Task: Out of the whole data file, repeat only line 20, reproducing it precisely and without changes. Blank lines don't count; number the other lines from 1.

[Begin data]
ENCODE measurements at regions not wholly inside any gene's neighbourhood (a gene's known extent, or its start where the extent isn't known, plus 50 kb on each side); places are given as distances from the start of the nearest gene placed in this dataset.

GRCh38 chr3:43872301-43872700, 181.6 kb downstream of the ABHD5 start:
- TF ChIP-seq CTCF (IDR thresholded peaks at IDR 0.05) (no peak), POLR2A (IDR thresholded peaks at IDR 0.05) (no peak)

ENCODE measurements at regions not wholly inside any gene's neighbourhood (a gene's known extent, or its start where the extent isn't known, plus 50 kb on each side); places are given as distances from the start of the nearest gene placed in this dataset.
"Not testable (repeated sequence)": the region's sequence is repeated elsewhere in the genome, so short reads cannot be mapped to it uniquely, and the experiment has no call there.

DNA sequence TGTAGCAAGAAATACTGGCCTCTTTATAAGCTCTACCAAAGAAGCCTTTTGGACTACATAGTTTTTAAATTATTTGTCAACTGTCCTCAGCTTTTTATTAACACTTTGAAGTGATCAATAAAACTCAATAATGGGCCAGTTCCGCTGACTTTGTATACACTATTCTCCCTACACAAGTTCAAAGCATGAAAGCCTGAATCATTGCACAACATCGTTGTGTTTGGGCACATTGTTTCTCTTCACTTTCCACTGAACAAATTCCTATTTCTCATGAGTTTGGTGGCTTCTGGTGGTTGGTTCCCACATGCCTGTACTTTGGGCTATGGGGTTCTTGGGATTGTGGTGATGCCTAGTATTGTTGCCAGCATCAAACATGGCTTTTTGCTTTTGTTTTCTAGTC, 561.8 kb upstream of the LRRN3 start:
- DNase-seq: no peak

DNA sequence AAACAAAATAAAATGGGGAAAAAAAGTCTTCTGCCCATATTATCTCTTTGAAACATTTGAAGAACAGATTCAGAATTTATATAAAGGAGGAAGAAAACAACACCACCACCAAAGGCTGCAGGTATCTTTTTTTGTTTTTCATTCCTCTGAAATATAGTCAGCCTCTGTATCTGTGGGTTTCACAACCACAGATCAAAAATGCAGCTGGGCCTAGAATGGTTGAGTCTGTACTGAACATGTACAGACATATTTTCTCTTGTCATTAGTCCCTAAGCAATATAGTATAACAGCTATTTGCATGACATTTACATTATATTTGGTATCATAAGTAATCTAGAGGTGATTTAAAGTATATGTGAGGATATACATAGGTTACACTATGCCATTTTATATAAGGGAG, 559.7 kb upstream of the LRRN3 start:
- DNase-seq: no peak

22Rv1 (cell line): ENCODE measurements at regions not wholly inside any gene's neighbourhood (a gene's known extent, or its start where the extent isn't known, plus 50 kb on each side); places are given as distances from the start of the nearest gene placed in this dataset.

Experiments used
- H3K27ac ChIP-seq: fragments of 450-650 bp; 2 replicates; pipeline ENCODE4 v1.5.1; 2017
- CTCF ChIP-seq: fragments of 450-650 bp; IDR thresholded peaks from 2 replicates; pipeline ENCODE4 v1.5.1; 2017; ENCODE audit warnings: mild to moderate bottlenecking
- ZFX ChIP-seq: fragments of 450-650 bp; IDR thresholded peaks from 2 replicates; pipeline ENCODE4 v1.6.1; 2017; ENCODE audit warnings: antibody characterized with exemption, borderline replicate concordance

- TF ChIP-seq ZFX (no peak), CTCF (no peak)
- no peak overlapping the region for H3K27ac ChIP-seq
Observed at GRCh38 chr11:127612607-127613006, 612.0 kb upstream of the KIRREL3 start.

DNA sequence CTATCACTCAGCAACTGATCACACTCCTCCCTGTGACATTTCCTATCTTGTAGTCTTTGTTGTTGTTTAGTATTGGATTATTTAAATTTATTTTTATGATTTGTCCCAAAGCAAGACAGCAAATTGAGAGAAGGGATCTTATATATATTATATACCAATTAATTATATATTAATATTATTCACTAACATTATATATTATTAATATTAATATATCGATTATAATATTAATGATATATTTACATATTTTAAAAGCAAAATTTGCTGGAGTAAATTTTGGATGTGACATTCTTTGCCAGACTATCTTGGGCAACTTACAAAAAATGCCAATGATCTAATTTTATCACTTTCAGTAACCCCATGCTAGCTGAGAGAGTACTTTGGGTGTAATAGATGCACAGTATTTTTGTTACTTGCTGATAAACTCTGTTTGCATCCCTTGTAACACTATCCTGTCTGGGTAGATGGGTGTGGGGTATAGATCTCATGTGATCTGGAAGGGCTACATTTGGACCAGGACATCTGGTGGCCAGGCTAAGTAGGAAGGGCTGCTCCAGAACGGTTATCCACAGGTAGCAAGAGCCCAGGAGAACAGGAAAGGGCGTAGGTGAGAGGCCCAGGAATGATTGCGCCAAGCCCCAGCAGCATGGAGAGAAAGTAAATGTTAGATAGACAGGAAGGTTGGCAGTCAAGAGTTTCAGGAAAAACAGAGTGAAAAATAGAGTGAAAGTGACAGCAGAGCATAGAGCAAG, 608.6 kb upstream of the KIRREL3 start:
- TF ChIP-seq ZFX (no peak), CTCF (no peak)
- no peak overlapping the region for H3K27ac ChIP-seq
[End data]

- no peak overlapping the region for H3K27ac ChIP-seq